Now get a can of lacquer and warm it up. Lacquer is flammable, so take care how you perform this step. I live in Houston and I usually just set the can on the driveway in the sunshine (or on the slopes of Kri'stak if I'm visiting) and the natural heat here does the trick. Hot lacquer penetrates deeper into the leather. Now brush or dip your handle into the lacquer. Be generous, the leather will soak it up like a sponge. Do as many coats as you feel are necessary, but make sure you have gotten the leather saturated. Let this dry for several days and then grind to it's final shape. You will find that it polishes like a wooden handle and is quite easy to shape. It also retains some of the leather's soft qualities and is very comfortable. I have also used a thinned down epoxy product that is used to waterproof wooden hulled boat models and it performs well.

If you have carnauba wax and want to substitute it for the lacquer, go for it. Let me know how it comes out.

I hope you have as much success with this as I have. Qapla'!

Klingon Battleaxe or 'alngegh

(from Okrand's Klingon for the Galactic Traveler)

In this issue we will be starting a series in which we go through all the steps in designing and producing an authentic Klingon style weapon.

The first step in producing a weapon is to have good reference material. Many pictures from books, movies or series episodes are essential. In this case we are going to invent a new weapon and therefore no such material will be available. The first step (and the subject of this installment) will be to design our own weapon using elements common to Klingon weapons.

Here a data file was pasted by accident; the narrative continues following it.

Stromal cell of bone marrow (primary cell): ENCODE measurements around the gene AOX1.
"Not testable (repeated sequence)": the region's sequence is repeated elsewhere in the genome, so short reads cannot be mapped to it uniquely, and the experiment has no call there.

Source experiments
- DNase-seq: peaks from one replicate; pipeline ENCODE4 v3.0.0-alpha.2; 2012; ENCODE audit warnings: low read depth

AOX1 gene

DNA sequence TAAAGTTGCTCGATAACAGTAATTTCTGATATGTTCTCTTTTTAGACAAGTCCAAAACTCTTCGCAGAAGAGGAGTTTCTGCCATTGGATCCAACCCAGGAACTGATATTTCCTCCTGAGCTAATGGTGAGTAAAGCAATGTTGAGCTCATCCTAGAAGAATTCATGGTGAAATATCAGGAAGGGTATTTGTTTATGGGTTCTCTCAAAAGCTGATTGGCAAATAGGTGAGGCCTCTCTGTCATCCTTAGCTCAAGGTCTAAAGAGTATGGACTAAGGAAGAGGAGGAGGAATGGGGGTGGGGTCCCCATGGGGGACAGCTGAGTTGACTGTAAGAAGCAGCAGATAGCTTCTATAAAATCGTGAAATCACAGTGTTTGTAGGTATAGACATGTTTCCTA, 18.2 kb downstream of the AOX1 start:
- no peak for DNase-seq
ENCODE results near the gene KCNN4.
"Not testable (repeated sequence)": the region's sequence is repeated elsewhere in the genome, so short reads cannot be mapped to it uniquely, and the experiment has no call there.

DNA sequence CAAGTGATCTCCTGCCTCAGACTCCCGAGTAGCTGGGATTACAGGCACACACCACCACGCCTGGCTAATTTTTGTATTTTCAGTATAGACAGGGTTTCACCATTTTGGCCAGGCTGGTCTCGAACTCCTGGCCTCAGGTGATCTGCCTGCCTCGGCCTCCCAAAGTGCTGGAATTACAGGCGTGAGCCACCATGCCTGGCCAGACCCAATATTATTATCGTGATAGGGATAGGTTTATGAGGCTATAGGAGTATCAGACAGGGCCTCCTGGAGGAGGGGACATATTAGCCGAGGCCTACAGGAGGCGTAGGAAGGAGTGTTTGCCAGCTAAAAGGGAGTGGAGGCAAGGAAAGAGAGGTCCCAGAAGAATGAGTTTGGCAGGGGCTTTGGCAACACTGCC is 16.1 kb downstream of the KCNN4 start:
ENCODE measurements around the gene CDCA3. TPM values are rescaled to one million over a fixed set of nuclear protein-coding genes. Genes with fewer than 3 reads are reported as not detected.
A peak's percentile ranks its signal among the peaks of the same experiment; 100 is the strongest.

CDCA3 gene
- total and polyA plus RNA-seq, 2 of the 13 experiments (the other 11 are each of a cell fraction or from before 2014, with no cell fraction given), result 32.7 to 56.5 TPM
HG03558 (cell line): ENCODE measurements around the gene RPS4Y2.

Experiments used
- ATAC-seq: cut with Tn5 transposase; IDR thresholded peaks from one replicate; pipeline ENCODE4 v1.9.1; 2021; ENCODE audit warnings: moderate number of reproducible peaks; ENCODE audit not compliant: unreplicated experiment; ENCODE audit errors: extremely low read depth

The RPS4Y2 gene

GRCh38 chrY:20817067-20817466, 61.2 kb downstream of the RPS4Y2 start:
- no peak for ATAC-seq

The Mok'bara or Klingon fighting style requires weapons that have a certain *flowing* quality to them. In all of the blades seen there is always a scimitar like shape. You rarely see straight edges accept in small knives. In a study of similar cultures who used edged weapons there is always an axe or axe-like implement. The feudal Japanese who the Klingons are most often compared to used several types of axes for tools and for weapons. With the right type of design, this style of weapon could be quite formidable in the hands of an accomplished Klingon Warrior.According to Okrand the traditional Klingon warrior's arsenal included the ax, an implement with heavy, flattened blade mounted crosswise at the end of a handle. The general term for ax is 'obmaQ. Its handle is its DeS and its blade is its ghIt. (Okrand's Klingon for the Galactic Traveler)

For the primary blade I chose a shape similar to the bat'leth's main blade. The sweeping arch will enhance the natural moves of the Mok'bara. In order to keep the weight of the weapon down the blade itself was given a thin profile and this portion of the axe is offset to place the cutting edge of the blade in the same alignment as the bat'leth's main blade when held in one hand.

The secondary or rear element of the axe uses the ancient lines of the Sword of Kahless. I felt this design element would lend itself to the fact that this was an ancient weapon of the *pre-space* Klingon Empire and would qualify as an *heirloom* weapon. It creates a large blocking element at the head of the shaft and a smaller one directly behind the center of gravity of the main blade and shaft. This rear element also provides a very destructive blade for counter-strikes.

The combination of the single axe blade with a secondary blade or spike at the end is called a 'alngegh while a two bladed axe is referred to as a jey'naS (Okrand's Klingon for the Galactic Traveler)

ghIt (Blade)

The blade will be secured to it's handle (DeS) by resting it in a quarter inch slot with the added stabilization of a short partial tang made with a quarter inch extension of the blade pattern. The entire blade assembly will be pinned and then decoratively wrapped in the final steps.

Next month we'll talk about choosing the material for the handle or DeS and how to *dress* it up to honor our heirloom weapon and create a true 'alngegh vaQqu' !!

Remember to write with any material you'd like to have discussed or placed in *mupwI'* ..

mupwI' yI'uchtaH !!